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Keyword: common garden

Informing native plant sourcing for ecological restoration: cold-hardiness dynamics, flowering phenology, and survival of Eriogonum umbellatum

Publications Posted on: April 09, 2019
Despite advances in restoration of degraded lands around the world, native plants are still underutilized. Selection of appropriate plant materials is a critical factor in determining plant establishment and persistence.

Developing pollinator-dependent plant materials for use in a growing restoration economy

Projects Posted on: March 08, 2019
Located on the Sierra Ancha Experimental Forest, this project uses a common garden approach to determine which plant species are best suited for supporting pollinator communities and are most appropriate for restoration activities. Findings from the study will be used to 1) improve pollinator habitat, 2) increase seed stocks of native flowering species for use in restoration, 3) inform U.S. seed zone guidelines and 4) help predict plant-pollinator response to climate change. This carries on a long tradition at the Sierra Ancha Experimental Forest of using common gardens in botanical research. As far back as the 1920s and 30s common gardens were used to study evapotranspiration rates of native herbaceous and shrub species as well as evaluate the potential use of certain species for erosion control. Some of these the same gardens are now being restored nearly a century later for use in this study.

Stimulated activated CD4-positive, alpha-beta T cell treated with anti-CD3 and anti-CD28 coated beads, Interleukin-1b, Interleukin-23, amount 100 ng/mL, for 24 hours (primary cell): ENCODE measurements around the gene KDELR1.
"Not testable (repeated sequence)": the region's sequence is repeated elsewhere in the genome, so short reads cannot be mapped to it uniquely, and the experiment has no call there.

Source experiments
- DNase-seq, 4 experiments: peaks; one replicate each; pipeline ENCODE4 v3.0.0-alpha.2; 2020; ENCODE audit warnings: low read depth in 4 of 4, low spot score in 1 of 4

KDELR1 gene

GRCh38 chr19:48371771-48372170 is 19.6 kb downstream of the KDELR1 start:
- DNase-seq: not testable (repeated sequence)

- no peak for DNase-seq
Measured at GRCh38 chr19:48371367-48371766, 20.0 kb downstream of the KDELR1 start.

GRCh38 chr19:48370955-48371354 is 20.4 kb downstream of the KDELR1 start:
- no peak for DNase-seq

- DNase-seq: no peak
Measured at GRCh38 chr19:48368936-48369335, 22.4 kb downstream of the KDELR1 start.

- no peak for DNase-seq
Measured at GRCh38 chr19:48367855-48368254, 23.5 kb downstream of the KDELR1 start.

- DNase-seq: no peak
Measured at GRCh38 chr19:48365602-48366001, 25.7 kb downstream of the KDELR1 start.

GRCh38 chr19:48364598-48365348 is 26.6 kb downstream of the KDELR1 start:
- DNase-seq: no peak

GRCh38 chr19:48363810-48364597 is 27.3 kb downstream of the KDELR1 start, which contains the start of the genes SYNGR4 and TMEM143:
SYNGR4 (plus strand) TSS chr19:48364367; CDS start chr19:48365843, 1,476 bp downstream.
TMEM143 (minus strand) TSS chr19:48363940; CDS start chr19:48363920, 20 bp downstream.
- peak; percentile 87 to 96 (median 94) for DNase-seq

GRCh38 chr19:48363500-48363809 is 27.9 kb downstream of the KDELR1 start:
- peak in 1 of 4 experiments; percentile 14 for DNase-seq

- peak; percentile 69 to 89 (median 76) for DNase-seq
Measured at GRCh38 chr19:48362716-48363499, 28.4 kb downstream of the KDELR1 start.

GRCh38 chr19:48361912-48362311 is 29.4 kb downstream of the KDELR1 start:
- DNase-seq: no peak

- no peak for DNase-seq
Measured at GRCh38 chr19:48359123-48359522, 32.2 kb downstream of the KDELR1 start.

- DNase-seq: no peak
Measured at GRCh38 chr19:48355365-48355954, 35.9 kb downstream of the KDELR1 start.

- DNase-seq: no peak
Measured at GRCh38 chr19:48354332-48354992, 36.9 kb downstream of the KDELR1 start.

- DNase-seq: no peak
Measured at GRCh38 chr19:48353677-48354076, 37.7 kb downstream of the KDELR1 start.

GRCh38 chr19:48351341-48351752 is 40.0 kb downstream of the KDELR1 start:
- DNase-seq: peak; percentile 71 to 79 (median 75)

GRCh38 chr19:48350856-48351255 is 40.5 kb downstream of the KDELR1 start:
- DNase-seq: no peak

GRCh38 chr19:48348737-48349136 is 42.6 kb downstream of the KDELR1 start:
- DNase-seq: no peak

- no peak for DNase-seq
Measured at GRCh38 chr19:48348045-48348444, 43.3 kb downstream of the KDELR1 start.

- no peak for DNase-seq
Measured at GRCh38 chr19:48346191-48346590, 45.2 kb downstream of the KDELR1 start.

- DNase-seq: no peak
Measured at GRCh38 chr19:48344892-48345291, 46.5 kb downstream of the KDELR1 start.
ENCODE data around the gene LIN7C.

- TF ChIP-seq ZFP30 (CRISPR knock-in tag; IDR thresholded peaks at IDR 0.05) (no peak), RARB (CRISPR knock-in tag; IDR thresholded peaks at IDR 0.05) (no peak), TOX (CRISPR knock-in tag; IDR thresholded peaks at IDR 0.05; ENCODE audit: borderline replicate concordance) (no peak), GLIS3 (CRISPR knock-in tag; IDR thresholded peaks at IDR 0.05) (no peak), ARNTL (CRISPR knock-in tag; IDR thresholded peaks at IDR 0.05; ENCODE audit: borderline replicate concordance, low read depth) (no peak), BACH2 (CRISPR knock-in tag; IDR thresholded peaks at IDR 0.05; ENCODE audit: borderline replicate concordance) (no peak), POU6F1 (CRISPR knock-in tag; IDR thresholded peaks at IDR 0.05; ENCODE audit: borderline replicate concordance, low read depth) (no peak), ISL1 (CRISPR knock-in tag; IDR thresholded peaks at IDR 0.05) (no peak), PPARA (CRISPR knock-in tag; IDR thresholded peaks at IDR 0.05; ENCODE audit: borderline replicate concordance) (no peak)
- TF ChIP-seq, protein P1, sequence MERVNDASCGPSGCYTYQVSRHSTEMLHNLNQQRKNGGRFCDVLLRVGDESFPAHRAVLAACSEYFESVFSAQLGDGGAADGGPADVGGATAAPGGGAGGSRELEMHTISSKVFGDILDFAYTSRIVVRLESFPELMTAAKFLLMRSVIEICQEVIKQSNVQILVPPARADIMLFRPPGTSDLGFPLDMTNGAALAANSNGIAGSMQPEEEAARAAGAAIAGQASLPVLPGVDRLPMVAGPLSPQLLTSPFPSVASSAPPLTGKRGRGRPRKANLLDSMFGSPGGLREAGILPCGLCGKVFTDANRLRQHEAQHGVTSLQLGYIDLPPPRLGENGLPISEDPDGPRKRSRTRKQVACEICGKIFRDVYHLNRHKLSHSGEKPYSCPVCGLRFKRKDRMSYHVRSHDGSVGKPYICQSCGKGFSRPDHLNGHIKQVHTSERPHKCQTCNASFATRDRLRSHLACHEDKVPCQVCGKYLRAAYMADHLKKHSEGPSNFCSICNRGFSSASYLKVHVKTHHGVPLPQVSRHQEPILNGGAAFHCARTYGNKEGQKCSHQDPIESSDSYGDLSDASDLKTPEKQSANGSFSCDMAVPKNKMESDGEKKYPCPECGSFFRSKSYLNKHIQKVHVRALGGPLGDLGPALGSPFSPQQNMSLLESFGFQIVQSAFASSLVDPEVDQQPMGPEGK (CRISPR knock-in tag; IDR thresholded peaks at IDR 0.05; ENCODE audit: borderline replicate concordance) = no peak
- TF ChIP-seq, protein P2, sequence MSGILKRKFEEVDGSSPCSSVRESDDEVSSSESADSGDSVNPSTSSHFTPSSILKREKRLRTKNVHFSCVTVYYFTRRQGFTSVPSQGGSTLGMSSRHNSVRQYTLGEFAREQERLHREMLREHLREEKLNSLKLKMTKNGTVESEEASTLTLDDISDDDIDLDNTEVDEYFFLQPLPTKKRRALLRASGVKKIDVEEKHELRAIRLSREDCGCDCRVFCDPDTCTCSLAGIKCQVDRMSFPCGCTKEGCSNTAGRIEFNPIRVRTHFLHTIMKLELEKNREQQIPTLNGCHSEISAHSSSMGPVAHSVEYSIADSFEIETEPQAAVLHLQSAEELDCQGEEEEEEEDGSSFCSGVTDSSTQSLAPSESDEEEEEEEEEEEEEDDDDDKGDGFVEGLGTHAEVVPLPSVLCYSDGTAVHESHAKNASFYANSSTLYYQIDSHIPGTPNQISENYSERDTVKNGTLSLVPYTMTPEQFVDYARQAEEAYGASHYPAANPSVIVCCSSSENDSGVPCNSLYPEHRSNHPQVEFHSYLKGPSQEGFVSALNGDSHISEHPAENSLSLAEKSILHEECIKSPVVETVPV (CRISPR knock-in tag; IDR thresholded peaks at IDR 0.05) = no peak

Flower phenology and climate data for Artemisia tridentata populations

Datasets Posted on: March 15, 2018
This data publication contains 2012 flowering data for the 52 populations of big sagebrush (Artemisia tridentata) grown in 3 garden locations: Majors Flat and Ephraim in Idaho, as well as Orchard, Idaho. Data include geographical details, subspecies, julian date of flowering, and population climate variable information.

International Limber Pine Provenance Study (ILPPS): Rocky Mountain adaptive variation experiment

Projects Posted on: August 14, 2017
Limber pine is threatened by climate change, white pine blister, dwarf mistletoe, and mountain pine beetle. Scientists have planted limber pine in two contrasting environments to assess adaptive trait variation and plasticity, as well as climate interactions. Research such as the International Limber Pine Provenance Study (ILPPS) will support proactive managment to keep limber pine populations sustainable and prevent limber pine from following the same trajectory as whitebark pine.

Will phenotypic plasticity affecting flowering phenology keep pace with climate change?

Publications Posted on: December 30, 2016
Rising temperatures have begun to shift flowering time, but it is unclear whether phenotypic plasticity can accommodate projected temperature change for this century. Evaluating clines in phenological traits and the extent and variation in plasticity can provide key information on assessing risk of maladaptation and developing strategies to mitigate climate change.